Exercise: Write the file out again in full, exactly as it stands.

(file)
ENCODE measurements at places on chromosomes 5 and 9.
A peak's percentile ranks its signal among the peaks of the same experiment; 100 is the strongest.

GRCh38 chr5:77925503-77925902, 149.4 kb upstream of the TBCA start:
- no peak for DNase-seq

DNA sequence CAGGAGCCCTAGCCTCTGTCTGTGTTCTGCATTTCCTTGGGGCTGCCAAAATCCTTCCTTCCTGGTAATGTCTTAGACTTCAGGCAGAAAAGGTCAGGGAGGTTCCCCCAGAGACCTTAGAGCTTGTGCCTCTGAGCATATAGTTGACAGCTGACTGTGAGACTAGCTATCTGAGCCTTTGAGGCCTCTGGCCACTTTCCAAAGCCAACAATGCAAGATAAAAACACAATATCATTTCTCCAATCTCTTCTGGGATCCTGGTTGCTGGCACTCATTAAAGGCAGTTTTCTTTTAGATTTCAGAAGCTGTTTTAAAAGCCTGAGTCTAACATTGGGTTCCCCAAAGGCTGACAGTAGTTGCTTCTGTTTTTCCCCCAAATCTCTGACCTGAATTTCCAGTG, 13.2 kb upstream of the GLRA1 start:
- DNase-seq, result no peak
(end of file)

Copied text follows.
ENCODE measurements at places on chromosomes 5 and 9.
A peak's percentile ranks its signal among the peaks of the same experiment; 100 is the strongest.

GRCh38 chr5:77925503-77925902, 149.4 kb upstream of the TBCA start:
- no peak for DNase-seq

DNA sequence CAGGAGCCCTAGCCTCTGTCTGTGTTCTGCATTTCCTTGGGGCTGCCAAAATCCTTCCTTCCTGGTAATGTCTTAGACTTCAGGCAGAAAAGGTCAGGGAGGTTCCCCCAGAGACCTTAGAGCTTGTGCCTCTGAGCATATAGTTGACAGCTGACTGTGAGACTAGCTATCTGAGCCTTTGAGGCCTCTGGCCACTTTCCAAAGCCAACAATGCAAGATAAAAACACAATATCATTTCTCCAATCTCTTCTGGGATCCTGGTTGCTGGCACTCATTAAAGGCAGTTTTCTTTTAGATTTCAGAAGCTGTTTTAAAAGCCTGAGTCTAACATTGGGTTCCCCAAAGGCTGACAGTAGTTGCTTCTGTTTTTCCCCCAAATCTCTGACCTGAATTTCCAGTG, 13.2 kb upstream of the GLRA1 start:
- DNase-seq, result no peak